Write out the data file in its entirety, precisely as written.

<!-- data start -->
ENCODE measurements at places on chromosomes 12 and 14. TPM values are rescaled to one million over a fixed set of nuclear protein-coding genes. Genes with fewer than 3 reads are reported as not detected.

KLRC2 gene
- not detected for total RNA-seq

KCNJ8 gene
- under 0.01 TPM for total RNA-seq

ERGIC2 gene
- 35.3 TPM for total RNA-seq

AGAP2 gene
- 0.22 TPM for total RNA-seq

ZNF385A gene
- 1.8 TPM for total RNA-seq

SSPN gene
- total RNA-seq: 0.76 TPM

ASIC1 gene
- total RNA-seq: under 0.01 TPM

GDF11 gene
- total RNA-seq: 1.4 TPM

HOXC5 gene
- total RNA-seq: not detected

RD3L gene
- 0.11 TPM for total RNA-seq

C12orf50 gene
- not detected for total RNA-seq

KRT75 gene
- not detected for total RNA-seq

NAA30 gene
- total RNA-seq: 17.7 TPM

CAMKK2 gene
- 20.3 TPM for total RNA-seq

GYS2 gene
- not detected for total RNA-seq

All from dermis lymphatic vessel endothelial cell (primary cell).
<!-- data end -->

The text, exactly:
ENCODE measurements at places on chromosomes 12 and 14. TPM values are rescaled to one million over a fixed set of nuclear protein-coding genes. Genes with fewer than 3 reads are reported as not detected.

KLRC2 gene
- not detected for total RNA-seq

KCNJ8 gene
- under 0.01 TPM for total RNA-seq

ERGIC2 gene
- 35.3 TPM for total RNA-seq

AGAP2 gene
- 0.22 TPM for total RNA-seq

ZNF385A gene
- 1.8 TPM for total RNA-seq

SSPN gene
- total RNA-seq: 0.76 TPM

ASIC1 gene
- total RNA-seq: under 0.01 TPM

GDF11 gene
- total RNA-seq: 1.4 TPM

HOXC5 gene
- total RNA-seq: not detected

RD3L gene
- 0.11 TPM for total RNA-seq

C12orf50 gene
- not detected for total RNA-seq

KRT75 gene
- not detected for total RNA-seq

NAA30 gene
- total RNA-seq: 17.7 TPM

CAMKK2 gene
- 20.3 TPM for total RNA-seq

GYS2 gene
- not detected for total RNA-seq

All from dermis lymphatic vessel endothelial cell (primary cell).